By Lauren Wise
By New Times
By Amanda Savage
By Jason P. Woodbury
By Troy Farah
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By Derek Askey
Bob Corritore, according to the booklet accompanying this live set recorded at the Valley's premier blues hut, the Rhythm Room, is "a native Chicagoan who started a small blues label at the tender age of 21 and who possesses one of the world's finest blues record collections. Corritore moved to the wilds of Arizona in 1981. He soon began making his mark as a local musician [a harp player] as well as hosting a radio program entitled 'Those Lowdown Blues' . . . It was only a short leap from there to promoter and, now, club owner."
And then only a 10-year leap to this 13-song anthology compiling some of the crème du blooze that's gone down in the past decade at Corritore's venue.
A pair of obvious standouts on RRB are the Kim Wilson cuts (recorded in February '99 at the same gigs that yielded parts of the Fab T-Birds' singer/harpist's recent live solo debut, Smokin' Joint), most notably a rich and soulful take of "Eyesight to the Blind," which is, quite naturally, far truer to the Sonny Boy Williamson original than the familiar Who (Tommy) version. Everyone's favorite high-country wild man R.L. Burnside makes no less than four solo '94 appearances here (don't miss his quirky version of "Rollin' and Tumblin'"), his signature Hooker-ish guitar drone joined at the hip to his spooky, blood-at-midnight vocals. Quips Burnside by way of intro, "If the Budweiser lasts, I think we'll make it!"
Muddy Waters alumnus Mojo Buford (vocals/harp) serves up the collection's second Sonny Boy Williamson number, a slinky, yearning "In My Younger Days." Consider Buford's '98 lineup: guitarist Bob Margolin (also a Waters veteran), drummer Chico Chism and guitarist Johnny Rapp. Both Rapp and Chism turned up in Henry Gray's '96 backing band (two cuts here, including Lowell Fulson's brutal "Sinner's Prayer"). And Rapp, along with a very fine 'n' sleek harp player by the name of Corritore, also backed up Sam Lay (two cuts) this past March. A performance each by guitarist Sonny Rhodes and belter Nappy Brown, both sharing the same band, round out the disc. One might surmise that when a band plays the Rhythm Room, it's an everyone's-invited family affair kinda thang where anything goes onstage as long as it's lean, mean and bluesy.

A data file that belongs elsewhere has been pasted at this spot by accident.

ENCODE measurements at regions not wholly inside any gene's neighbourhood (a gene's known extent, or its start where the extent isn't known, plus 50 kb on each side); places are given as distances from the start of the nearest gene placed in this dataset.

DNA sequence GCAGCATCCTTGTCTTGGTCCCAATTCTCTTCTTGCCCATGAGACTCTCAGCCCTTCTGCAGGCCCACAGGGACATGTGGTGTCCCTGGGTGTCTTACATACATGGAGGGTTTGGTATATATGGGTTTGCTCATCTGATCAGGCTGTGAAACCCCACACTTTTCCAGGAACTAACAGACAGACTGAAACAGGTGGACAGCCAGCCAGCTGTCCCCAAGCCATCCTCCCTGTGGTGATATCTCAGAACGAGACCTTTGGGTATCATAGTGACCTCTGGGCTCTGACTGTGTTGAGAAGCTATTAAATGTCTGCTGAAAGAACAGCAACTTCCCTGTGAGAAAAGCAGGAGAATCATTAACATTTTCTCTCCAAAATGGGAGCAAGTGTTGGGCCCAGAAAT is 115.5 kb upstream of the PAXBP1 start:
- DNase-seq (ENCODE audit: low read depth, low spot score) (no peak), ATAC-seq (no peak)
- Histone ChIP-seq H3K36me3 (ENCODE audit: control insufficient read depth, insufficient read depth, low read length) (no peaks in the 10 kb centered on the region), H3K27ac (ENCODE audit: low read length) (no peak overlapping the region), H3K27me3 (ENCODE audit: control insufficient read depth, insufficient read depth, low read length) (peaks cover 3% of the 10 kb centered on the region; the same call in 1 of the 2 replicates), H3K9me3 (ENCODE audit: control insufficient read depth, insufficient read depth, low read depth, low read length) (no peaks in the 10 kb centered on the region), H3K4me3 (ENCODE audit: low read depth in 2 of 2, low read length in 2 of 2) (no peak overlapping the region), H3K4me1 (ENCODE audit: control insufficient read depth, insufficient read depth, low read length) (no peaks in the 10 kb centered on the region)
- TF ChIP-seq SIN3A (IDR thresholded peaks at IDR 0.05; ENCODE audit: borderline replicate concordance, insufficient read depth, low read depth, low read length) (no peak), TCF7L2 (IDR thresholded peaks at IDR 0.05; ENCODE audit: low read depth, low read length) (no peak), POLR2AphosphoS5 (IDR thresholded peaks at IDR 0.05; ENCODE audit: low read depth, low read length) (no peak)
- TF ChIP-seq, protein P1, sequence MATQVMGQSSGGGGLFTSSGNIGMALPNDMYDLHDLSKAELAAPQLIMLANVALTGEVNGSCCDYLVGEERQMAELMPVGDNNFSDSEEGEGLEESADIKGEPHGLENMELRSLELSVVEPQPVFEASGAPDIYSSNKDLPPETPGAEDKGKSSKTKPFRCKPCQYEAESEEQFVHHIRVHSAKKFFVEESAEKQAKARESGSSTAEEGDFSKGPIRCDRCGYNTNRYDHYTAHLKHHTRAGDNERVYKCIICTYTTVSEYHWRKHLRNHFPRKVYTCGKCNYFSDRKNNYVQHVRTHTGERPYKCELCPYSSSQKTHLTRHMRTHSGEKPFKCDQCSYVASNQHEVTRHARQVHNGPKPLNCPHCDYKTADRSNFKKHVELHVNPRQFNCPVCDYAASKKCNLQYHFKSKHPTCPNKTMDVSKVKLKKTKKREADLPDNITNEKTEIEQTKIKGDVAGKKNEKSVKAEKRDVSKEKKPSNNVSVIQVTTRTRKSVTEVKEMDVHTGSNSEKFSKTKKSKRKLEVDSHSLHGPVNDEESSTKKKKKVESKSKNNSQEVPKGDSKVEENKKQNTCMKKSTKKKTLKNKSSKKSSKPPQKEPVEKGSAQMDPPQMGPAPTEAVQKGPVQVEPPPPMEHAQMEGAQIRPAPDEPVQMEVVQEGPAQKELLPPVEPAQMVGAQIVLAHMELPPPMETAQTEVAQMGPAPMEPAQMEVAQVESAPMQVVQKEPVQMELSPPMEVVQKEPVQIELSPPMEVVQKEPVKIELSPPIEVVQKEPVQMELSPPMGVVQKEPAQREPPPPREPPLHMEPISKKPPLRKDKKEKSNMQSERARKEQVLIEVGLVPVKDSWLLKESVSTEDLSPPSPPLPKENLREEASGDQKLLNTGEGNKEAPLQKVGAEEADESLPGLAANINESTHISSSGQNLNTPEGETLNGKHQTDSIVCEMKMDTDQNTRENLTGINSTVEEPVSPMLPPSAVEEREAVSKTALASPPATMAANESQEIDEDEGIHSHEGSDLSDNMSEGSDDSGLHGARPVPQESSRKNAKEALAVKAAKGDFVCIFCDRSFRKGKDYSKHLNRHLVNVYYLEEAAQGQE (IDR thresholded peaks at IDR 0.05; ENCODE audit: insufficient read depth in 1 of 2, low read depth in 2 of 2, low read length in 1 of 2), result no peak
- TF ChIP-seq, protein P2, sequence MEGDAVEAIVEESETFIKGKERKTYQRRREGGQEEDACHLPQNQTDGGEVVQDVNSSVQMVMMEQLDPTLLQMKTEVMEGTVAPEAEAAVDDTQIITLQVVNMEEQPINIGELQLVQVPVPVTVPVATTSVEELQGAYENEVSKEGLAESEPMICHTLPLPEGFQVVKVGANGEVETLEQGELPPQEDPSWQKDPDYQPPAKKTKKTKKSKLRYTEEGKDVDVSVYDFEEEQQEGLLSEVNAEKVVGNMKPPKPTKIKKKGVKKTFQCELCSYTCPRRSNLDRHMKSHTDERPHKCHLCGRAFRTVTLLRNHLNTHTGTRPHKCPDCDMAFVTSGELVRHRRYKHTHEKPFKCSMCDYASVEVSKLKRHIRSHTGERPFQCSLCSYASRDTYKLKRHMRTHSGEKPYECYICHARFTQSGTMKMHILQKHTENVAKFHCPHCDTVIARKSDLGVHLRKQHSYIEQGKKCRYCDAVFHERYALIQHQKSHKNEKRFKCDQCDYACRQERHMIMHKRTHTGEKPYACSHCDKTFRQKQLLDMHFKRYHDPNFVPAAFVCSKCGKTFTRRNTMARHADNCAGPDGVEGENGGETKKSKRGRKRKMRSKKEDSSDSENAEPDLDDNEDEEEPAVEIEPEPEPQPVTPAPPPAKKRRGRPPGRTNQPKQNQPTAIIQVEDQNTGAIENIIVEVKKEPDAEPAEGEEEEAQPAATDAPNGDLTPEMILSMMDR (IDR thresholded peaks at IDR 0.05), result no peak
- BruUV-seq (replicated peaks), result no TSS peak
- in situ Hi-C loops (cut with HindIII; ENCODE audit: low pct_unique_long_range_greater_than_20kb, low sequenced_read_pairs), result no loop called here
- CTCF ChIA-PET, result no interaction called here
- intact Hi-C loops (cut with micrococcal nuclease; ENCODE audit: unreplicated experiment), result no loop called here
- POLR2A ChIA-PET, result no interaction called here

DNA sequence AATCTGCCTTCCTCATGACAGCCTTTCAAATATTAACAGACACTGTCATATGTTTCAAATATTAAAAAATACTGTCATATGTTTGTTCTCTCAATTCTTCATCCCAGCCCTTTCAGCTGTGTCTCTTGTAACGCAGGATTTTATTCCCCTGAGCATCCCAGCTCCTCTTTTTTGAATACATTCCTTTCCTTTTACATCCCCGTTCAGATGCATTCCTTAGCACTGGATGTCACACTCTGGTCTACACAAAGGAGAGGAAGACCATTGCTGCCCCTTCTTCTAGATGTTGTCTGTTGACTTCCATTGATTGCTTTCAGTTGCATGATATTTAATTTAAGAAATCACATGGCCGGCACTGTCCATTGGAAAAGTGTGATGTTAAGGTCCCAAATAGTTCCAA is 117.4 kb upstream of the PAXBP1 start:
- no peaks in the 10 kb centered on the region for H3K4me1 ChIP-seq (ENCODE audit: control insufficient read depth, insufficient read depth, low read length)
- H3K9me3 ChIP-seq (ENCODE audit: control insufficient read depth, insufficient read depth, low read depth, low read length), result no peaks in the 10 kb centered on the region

Liner notes man Robert Baird (former New Times music editor and currently the M.E. for New York-based Stereophile) writes of the venue, "Ten years and one hell of a lot of glorious shows later, the Rhythm Room is proudly celebrating its 10-year anniversary with this record. [Corritore] and his club have built a reputation that extends far beyond the environs of Phoenix." Corritore himself adds that on "night after night [at the Rhythm Room] there are lots of magical moments and these are just a few that happened to be caught on tape."
Indeed. Superbly well-recorded in terms of fidelity and ambiance, to say nothing of the excitement that fairly drips from the jewel case, Rhythm Room Blues offers at least 13 compelling reasons to pack your bags and head to the desert.